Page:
I had a problem with getting Microsoft/Windows updates and messages about WMI. tried general fixes that are recommended, i.e., change Registry Values, uninstall anti-virus program and replaced it with a different one, ran a
battery of tests to make sure that my pc doesn't have any malware/viruses/trojans/hijackers, and none were found. I received a bunch of suggestions from MS that included making batch files and .exe files and clicking on them. I was then able to get Microsoft/Windows updates again and the first bunch of updates consisted of over 30 updates. I lost internet connection right after they downloaded and installed so, without pointing fingers, it could have been a number of things that caused me to lose connection to the internet, but it isn't hardware related.
The only reason I knew anything about ipconfig is because I used to have to forward ports for a program that I use and I needed the ipconfig info for it.
What started this whole process is interesting. I decided to Repair Windows, as I've done several times over the past years, to get rid of the little bugs (not viruses) that crop up. The first thing I usually do after doing a Repair is to go to MS Update, but there were no updates. I did a lot of reading on the internet and it led me to this, from Microsoft:
I was able to resolve this problem but another problem arose, with a file named WUAUENG1.dll (or WUAUENG.dll). This was solution that Microsoft gave me and it worked:
Click Start, Run, type: notepad C:\AU.reg and press Enter. Choose Yes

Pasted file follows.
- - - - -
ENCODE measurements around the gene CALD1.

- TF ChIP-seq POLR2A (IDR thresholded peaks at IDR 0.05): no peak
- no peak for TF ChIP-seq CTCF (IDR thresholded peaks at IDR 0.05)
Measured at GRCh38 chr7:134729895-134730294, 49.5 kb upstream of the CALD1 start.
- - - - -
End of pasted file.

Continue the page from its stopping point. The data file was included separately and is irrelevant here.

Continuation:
when you are prompted.
2. Copy the following text and then paste them into the opened Notepad window:
Windows Registry Editor Version 5.00
"Description"="Enables the download and installation of Windows updates. If
this service is disabled, this computer will not be able to use the Automatic
Updates feature or the Windows Update Web site."
3. After we paste the above text, please close the Notepad window. Choose
Yes when you are prompted to save the file.
4. Click Start, click Run, type in REGEDIT and press Enter.
5. Locate the following key by clicking the PLUS(+) sign:
6. If this key exists, please right click it and select Delete.
7. Double click C:\AU.reg to import the registry key and select OK.
8. Restart your computer.
So, as you can see, I've been around the mill a few times over the past week.
My own thoughts: If anyone has Windows XP Pro x64, all of the above steps might need to be taken after a format or Repair, including loss of internet service, inability to get MS/Windows Updates, WMI, WUPS, and WUAUENG1.dll.